beetroot thing but it is lost in others

It's interesting to learn that I may well be hearing enharmonic notes more often than I thought credible in Motown numbers

Declaration of interests: I live near the Tweed

You can put the alto above the cornet for a different colour.
 

OldNotGrey

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It's a really interesting subject and I have a lot of learning to do myself. I seem to be the one that has to pull horn arrangements together for our soul & blues covers band (short straw time?) when new songs get suggested. If an existing arrangement isn't readily forthcoming then it is over to the drawing board to look at tenor, alto & trumpet parts. Unfortunately our trumpet player isn't particularly strong or confident, so the general approach is to give him unison/8ve parts and have either the tenor or alto take the 3rds or 7ths. I learned a useful lesson recently, where we needed a strong intro and I laid out a neat 3 part harmony (root, 3rd, 5th/7th) which sounded OK in Sibelius but wilted in reality, putting the trumpet back to unison with the tenor gave much bigger impact. I've a lot to learn but it's very satisfying when it hangs together and sounds good.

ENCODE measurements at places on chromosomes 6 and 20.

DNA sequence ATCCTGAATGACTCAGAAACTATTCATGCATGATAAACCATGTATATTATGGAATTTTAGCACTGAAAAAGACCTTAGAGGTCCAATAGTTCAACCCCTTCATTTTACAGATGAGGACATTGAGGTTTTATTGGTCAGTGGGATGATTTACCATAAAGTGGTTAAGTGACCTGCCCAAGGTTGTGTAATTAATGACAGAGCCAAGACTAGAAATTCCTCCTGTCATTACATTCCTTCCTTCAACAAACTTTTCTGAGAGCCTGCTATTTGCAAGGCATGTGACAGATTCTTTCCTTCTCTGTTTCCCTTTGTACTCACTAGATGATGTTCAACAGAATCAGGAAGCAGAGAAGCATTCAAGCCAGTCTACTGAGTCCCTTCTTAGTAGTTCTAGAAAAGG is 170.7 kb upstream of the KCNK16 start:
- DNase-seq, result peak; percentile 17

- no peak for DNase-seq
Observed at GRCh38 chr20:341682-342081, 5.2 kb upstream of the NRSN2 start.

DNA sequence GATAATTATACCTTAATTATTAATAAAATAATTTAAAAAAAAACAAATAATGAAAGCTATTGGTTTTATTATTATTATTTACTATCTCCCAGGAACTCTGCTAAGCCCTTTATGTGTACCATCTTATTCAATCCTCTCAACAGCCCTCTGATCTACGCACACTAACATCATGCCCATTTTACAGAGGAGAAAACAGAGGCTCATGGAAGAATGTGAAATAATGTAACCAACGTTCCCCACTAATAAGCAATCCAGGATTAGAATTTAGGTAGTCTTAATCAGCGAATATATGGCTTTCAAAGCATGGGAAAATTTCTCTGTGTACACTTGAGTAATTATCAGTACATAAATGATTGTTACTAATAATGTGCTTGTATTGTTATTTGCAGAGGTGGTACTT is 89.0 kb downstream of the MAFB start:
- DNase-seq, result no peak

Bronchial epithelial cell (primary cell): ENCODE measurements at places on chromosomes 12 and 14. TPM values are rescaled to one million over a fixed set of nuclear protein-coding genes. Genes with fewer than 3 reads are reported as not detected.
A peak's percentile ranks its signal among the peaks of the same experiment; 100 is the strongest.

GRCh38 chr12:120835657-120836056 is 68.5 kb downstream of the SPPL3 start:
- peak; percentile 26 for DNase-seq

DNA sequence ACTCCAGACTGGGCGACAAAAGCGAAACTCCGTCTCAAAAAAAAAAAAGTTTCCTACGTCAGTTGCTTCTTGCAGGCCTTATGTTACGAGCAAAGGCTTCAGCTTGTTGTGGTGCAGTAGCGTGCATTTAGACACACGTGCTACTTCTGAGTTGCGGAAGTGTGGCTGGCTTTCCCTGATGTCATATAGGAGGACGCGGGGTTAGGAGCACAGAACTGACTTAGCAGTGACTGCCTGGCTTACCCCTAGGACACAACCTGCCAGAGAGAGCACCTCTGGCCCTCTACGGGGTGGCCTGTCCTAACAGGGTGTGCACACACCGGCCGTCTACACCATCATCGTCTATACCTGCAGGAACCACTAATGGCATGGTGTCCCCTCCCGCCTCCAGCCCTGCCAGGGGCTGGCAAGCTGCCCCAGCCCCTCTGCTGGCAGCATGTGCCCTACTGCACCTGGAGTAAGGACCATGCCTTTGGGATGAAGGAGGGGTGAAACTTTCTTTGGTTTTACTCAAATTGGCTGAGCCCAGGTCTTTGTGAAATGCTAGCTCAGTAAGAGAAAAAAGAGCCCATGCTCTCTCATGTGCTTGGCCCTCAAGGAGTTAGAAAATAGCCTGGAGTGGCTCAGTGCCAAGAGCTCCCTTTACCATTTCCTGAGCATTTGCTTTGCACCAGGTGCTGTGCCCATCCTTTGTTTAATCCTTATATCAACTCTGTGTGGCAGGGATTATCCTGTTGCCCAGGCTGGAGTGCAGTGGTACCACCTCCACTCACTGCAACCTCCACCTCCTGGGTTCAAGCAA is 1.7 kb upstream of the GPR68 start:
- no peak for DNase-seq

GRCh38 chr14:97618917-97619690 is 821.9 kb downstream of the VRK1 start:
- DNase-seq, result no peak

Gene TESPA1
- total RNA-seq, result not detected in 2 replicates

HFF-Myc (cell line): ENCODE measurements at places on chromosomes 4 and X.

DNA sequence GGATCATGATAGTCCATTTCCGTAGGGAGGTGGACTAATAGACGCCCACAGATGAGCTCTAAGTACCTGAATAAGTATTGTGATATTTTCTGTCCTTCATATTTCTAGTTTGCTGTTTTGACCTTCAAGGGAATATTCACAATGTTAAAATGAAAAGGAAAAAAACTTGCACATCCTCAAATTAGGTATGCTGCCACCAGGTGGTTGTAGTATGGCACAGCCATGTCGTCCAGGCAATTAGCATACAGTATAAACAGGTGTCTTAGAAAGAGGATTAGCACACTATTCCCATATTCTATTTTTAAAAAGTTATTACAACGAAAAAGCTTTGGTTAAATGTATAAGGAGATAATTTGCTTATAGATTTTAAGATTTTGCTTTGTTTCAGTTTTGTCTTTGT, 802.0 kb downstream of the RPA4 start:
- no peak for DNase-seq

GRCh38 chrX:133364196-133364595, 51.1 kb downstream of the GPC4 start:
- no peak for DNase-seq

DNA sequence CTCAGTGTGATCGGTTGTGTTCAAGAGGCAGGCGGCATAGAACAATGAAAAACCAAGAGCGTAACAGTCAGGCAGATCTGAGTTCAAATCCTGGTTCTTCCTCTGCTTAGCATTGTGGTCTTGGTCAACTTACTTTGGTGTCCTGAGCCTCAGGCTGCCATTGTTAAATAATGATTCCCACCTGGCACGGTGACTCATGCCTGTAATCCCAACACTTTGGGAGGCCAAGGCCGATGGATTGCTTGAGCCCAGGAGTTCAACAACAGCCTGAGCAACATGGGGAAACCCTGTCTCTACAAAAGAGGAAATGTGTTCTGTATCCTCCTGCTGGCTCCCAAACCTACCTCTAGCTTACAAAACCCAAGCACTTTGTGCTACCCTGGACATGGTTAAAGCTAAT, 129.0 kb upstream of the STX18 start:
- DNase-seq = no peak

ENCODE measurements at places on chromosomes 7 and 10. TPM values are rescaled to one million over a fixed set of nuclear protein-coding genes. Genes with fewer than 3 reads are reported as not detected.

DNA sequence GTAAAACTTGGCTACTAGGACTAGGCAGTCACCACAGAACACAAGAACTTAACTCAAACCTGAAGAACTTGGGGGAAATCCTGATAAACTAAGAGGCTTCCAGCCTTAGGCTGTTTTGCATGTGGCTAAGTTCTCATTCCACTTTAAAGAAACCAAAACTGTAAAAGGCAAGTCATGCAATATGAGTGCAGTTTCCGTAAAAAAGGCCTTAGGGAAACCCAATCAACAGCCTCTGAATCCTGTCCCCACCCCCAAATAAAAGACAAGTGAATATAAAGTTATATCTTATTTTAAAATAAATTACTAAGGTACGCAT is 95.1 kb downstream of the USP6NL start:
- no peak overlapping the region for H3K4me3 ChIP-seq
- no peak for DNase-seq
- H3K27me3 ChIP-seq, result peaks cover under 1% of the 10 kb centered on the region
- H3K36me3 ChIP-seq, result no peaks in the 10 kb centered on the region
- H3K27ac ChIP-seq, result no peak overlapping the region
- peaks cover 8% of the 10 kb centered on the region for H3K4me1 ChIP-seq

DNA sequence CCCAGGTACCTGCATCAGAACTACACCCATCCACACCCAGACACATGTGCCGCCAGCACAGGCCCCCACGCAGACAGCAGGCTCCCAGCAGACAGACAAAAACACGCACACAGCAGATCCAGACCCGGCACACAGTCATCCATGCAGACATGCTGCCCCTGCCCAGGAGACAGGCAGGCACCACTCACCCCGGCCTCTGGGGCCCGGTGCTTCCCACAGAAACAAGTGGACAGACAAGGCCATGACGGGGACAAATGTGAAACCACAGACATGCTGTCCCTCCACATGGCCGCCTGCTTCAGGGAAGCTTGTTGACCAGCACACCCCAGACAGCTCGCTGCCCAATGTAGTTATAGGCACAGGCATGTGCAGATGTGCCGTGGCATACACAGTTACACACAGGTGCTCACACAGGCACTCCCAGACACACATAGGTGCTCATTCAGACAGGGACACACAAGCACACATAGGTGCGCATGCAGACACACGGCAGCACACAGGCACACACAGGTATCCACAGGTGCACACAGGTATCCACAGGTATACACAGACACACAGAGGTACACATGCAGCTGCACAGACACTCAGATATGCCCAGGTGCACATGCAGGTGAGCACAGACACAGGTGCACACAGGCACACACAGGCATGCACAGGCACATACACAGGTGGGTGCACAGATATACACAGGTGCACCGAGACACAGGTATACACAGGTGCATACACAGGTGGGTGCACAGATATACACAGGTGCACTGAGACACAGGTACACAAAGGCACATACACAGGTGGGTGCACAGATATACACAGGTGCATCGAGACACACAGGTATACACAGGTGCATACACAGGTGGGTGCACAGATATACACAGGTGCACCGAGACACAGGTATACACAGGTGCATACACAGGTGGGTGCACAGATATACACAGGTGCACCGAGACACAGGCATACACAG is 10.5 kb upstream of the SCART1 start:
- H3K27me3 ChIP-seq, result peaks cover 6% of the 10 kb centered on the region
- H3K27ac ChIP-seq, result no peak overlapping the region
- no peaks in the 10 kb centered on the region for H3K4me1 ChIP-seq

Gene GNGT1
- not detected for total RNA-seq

Pete Effamy

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Depending on how high you ask your trumpet player to play, they will want backup. Strong 8ves to boost are great . An alto player with a big brassy sound can imitate a 2nd trumpet a treat if needed. Which brings me to another point - if the section is trumpet led, then the saxes should play to the brassy nature and not be fluffy and jazzy. It has to be full, immediate and punchy - unless it is a genre that requires the laid-back sound.
 

Jazzaferri

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If you really want to get to a complete understanding of the topic Sammy Nestico's Complete Arranger is IMO the best book on teh subject. It has lots of core examples with CD music of them happening. Every instrument's range and strengths are clearly set out.

Not cheap, it will take you a few days or weeks depending to digest what you need to get from it. Each instrument/section has its own chapter so you dont need to learn about strings if you dont want.

Its the big challenge but it will give you the best understanding of how and why to arrange a 2 3 4 or 5 part horn section. Or even if you choose 2 alto 2 tenor a bari 4 trumpets and 4 bones.
 
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Pete Effamy